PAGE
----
The role of light and hormones in seed germination under environmental stress
Environmental factors such as light, temperature, water and gravity have major effects on plant development. In addition, hormones within the plant bring about developmental changes during the plant life cycle. Extensive crosstalk exists between environmental and hormone signaling. The molecular basis of these interactions is beginning to be revealed. Our work focuses on interactions between light and the plant hormone abscisic acid (ABA) in the model plant Arabidopsis thaliana (mouse eared cress).
When a seed germinates, it can follow two different developmental strategies depending on the availability of light, namely photomorphogenesis (light growth) or skotomorphogenesis (dark growth). In light, a seedling will undergo photomorphogenesis, which is characterized by a short embryonic stem (hypocotyl), expanded embryonic leaves (cotyledons). In contrast, in darkness a seedling will have long hypocotyls and folded cotyledons and is called etiolated. Genetic screens have identified two different types of light signaling mutants, light insensitive mutants, that are blind to light, and constitutively photomorphogenic mutants that look like light grown seedlings even in the dark. de-etiolated 1 (det1) mutants are constitutively photomorphogenic thus normally DET1 protein is a repressor of light growth. On the other hand, LONG HYPOCOTYL 5 (HY5) promotes light growth. It has been shown that det1 mutants have increased levels of HY5, resulting in their constitutively photomorphogenic appearance.
Due to their immobile nature, plants cannot avoid stress conditions in the surrounding environment. The plant hormone abscisic acid (ABA) acts as a messenger during stress signaling and initiates a number of responses to confer stress tolerance, such as inhibiting seed germination and reducing water loss in adult plants to promote dessication tolerance. HY5 has been shown to be a positive regulator of ABA signaling and a key integrator of the light and ABA signaling pathways. Our study aimed to investigate the role of light signaling component DET1 in ABA and light signal integration. We examined ABA responses in det1 mutants and found that seed germination in det1 is hypersensitive to ABA. Next we generated double mutants with det1 and intermediate genes in the ABA pathway, namely HY5 and ABSCISIC ACID INSENSITIVE 5 (ABI5), in order to assess which genes are required for det1 ABA sensitive germination. We hypothesized that in det1 mutants excess HY5 would increase ABI5 levels, resulting in increased ABA signaling and reduced germination. Our results indicate that HY5 and ABI5 contribute to det1 ABA sensitive seed germination, confirming our model (Fig. 1). det1 mutants do not show sensitivity to ABA at all growth stages however. In fact cotyledon emergence in det1 exhibits ABA resistance, and neither HY5 nor ABI5 are required for this trait. In addition, det1 mutants exhibit rapid water loss as adults and this trait does not require any of the intermediate genes examined. Thus the response of det1 mutants to ABA-mediated stress is complex and varies between tissues and developmental stages. The results of our research provide insight into interactions between ABA and light signaling in plants.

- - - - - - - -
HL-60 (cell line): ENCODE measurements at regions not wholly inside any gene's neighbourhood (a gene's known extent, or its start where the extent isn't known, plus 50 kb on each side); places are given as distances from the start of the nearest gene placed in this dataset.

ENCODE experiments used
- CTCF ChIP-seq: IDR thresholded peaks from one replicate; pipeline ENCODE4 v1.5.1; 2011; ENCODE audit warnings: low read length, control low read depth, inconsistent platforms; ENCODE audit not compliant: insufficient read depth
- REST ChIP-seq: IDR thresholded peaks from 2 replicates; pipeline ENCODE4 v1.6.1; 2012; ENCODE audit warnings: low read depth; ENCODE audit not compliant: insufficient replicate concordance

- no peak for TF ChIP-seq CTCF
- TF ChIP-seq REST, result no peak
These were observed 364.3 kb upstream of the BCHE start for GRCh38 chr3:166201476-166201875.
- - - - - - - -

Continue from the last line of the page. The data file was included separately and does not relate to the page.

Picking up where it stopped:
V C Dilukshi Fernando
Dana F Schroeder
University of Manitoba
Genetic interactions between DET1 and intermediate genes in Arabidopsis ABA signalling.
Fernando VC, Schroeder DF
Plant Sci. 2015 Oct